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January 28, 2006

Link of the Day

Where does the War on Terror rank amongst the other great wars of American history?

January 28, 2006 | Permalink

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Ellis makes good points, but his analysis (as published) is very sketchy. First, the 'rightness' of the war needs to be kept very independent of the steps domestically taken - reducing freedom- that were taken in the war's name.

A better way of thinking of our wars is whether they were well motivated by real dangers to our country or to democratic values we uphold for us and our fellow-democratic countries, or for some less obviously necessary or self-serving purposes

Looking at the post civil-war conflicts we have been in, I'd put together these lists of good and bad.

Good:
WWI
WWII
Korea
Cold War against Soviet Union
Bosnia/Kosovo
Iraq I
Afghanistan
War against terror (without Iraq II)

Bad:
Mexican-American War
Spanish-American War
Vietnam
Iraq II

The list of bad wars seems notable for the hype, imperialism, justifying lies, ideological deception, and domestic political maneuvering involved.

I've left out some 'interventions', like Haiti, and Panama, which probably are arguable. I haven't spend hours or days doing this analysis, so I'm open to disagreement, but this description is the basis for a better classification with more analysis and evidence.

Posted by: JimPortandOR | Jan 28, 2006 4:30:00 PM

Ellis is entirely correct in his assertion that the significance of 9/11 diminishes when viewed in a larger historical context. I hope he's prepared to be vilified mercilessly by those for whom 9/11 is an invaluable political tool, to say nothing of those for whom it provides an essential emotional pretext for public displays of outrage, grief, zenophobia, etc. Ellis's piece is like dissing Christmas. Look out! Here comes O'Reilly!

Posted by: Farinata X | Jan 28, 2006 4:58:49 PM

We all realize that the 'War on Terror' doesn't really exist, right?

Posted by: Dadahead | Jan 28, 2006 5:59:59 PM

Oh, oh! "Emperor's New Clothes" becomes the Prez's "War on Terror".
Doesn't he realize the dangers of stating the obvious ?
Can the "War Powers" survive the lack of war and validation by Congress ?

Posted by: opit | Jan 28, 2006 10:25:00 PM

"Sept. 11 does not rise to that level of threat because, while it places lives and lifestyles at risk, it does not threaten the survival of the American republic, even though the terrorists would like us to believe so."

I was struck by the passage quoted above. I don't think Osama Bin Laden believes that his terrorism puts the American Republic's survival at risk. If anyone thinks that, it is George W. Bush. So, was Ellis calling Bush a terrorist?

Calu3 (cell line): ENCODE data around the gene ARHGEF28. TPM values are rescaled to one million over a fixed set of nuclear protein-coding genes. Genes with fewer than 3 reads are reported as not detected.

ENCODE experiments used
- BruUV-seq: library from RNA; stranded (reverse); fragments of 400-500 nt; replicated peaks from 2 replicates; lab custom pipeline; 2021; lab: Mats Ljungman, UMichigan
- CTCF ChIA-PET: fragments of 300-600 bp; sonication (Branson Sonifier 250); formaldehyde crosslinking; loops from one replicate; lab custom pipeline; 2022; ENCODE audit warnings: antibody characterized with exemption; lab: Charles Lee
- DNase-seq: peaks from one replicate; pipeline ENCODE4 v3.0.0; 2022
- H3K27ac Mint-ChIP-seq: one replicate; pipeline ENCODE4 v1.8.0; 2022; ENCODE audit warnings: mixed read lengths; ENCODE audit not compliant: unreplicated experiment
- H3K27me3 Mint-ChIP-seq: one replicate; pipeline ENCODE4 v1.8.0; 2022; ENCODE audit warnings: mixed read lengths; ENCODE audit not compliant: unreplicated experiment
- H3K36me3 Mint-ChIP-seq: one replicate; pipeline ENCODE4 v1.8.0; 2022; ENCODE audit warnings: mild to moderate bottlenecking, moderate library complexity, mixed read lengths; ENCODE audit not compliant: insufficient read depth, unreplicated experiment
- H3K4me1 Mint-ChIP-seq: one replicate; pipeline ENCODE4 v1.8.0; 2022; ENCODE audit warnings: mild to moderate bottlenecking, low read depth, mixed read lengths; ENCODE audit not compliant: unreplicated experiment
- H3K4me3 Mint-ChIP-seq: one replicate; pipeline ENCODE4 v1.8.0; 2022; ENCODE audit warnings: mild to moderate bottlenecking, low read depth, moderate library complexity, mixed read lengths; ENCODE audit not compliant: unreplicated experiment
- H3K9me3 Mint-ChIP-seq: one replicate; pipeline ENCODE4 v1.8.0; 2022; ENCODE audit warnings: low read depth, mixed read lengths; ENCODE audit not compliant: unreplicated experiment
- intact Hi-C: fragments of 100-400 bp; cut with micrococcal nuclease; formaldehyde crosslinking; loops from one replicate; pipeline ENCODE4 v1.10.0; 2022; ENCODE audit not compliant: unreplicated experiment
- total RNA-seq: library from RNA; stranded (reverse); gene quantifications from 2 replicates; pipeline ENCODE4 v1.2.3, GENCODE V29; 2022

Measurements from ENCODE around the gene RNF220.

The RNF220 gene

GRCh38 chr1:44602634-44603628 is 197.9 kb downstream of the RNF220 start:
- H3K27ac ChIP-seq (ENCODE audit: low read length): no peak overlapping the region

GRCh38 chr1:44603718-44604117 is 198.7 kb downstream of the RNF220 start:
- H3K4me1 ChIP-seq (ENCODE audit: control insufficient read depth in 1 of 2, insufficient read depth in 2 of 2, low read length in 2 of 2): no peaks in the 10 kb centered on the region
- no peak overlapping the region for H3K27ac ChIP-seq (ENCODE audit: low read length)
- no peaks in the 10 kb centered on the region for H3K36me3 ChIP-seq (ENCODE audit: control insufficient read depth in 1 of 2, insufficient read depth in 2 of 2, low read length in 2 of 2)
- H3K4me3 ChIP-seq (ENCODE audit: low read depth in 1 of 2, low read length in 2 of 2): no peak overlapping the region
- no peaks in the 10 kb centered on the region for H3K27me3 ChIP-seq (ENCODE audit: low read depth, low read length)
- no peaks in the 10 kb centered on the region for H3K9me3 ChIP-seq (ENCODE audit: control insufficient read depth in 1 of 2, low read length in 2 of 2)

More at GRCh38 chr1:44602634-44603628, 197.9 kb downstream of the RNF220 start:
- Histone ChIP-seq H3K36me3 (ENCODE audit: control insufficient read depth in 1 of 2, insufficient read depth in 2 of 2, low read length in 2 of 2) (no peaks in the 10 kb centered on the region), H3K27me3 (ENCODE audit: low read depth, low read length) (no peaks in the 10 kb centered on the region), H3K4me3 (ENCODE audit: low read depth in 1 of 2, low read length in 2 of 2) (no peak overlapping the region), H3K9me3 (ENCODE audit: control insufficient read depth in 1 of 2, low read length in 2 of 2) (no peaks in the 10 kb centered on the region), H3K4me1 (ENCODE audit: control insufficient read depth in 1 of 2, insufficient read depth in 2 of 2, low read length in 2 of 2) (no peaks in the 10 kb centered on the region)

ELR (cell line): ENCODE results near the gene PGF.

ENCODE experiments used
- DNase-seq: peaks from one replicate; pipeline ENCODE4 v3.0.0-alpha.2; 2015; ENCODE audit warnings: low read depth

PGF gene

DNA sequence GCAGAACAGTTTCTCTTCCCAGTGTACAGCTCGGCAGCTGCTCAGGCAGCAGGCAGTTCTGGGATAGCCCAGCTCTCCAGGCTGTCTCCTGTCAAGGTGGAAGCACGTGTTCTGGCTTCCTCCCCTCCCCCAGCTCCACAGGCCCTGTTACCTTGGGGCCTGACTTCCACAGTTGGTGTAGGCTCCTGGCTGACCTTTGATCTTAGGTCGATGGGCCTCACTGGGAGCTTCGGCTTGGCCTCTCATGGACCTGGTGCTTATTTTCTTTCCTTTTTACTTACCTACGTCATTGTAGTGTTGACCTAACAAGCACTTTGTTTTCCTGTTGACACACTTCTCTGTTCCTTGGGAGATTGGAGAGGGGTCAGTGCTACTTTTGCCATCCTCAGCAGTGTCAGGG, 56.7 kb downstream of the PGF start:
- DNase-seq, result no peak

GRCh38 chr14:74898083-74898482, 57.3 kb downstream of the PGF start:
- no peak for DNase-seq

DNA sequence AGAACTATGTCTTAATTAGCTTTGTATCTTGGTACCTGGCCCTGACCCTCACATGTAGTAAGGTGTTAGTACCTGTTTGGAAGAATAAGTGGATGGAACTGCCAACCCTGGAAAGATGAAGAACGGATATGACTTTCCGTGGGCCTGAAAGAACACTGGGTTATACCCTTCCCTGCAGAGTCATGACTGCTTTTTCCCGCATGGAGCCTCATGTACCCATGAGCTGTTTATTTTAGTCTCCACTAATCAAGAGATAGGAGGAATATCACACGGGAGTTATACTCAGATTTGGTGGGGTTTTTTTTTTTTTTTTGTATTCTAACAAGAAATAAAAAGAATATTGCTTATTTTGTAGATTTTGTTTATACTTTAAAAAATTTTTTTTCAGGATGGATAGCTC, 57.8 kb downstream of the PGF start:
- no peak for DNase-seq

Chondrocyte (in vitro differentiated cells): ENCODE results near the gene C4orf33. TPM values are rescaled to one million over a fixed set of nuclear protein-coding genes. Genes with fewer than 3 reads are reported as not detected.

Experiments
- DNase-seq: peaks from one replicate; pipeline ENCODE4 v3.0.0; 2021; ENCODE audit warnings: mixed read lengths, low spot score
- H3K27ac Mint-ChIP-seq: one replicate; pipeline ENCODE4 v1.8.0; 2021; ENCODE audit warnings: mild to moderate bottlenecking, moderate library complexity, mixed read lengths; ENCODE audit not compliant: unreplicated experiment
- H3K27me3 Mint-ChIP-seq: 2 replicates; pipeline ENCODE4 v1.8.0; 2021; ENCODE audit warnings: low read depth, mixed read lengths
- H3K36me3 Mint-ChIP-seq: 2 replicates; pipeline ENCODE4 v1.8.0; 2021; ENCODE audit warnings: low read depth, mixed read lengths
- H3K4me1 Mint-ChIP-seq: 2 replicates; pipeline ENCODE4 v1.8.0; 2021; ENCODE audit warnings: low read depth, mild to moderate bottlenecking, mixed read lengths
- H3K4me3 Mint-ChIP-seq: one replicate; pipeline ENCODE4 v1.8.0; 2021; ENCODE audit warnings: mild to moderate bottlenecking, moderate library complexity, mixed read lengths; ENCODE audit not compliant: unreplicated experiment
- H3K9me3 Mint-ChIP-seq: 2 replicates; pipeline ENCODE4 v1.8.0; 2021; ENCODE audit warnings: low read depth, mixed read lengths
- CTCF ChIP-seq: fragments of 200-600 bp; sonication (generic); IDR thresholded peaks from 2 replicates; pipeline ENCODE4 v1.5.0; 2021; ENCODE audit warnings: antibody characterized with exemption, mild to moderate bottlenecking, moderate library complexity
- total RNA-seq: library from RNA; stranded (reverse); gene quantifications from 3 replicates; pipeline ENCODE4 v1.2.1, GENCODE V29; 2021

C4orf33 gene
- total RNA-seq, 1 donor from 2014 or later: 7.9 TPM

Posted by: Bruce Wilder | Jan 29, 2006 2:35:37 AM

Only the Civil War can match George's Excellent Iraq Adventure for delivering elections.

You could, in fact, safely call GEIA it the world's most expensive campaign commercial.

2002 was about going in -- remember the timing of the AUMF vote?

2004 was about 'staying the course'.

And it's got two more elections in it -- 2006, after Operation Heroes Homeward, and 2008, which will become a debate on "Who Lost Iraq". The answer will be Cindy Sheehan, Howard Dean, and whomever the Democrats nominate for president.

Thats four elections from one war.

And that's no accident.

If you gave the GOP the choice between a stable, democratic Iraq, and a prostrate and irrelevant Democratic party at home -- as their preferred 'victory', there is no doubt that they would leave the first on the table and take the second in a New York minute.

It looks like facts on the ground is going deny them the first, which is why they are using any means necessary to secure the second.

Posted by: Davis X. Machina | Jan 29, 2006 11:22:06 AM

I was discussing this with antimedia the other day in reference to the NSA wiretap scandal. I making the point that the war on terror does not justify the abandonment of basic principles in the service of expediency.

http://www.politicalbloviation.com/archives/266

Posted by: Sonny | Jan 29, 2006 1:00:41 PM

War on terror?

Kinda like the 'war on drugs' and the 'war on poverty.'

Re: Jim in Portland.

Korea a 'good' war? How? Just because we didn't lose as miserably as in Vietnam? Korea was a waste of the lives of millions of Chinese and Koreans, not to mention 53,000 Americans, simply to protect another one of our pathetic tinpot dictators. And of course paving the way for NSC68. Yup, a truly 'great' war.

Posted by: Darius the Lesser | Jan 29, 2006 11:37:41 PM

Korea a 'good' war? How? Just because we didn't lose as miserably as in Vietnam?

Depends on what you think the goals were. Were they to take over North Korea (already in existence) or were they to maintain the sovereignty of South Korea?

The Chinese did not have to get involved. They chose to start fighting. Of course, MacArthur could have avoided their involvement if he had applied an ounce of diplomacy.

It is true that South Koreans had a dictatorship until the early 90's. However, they did manage to avoid the excesses of misery that currently occur in North Korea, and they also now have a democratically elected government, with a political system that is much more vital than ours. Any country that elects as President a man who spent time in prison under a previous regime has, I believe, come a long way.

Posted by: Stephen | Jan 30, 2006 12:20:55 PM

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Posted by: judy | Sep 29, 2007 9:45:58 AM

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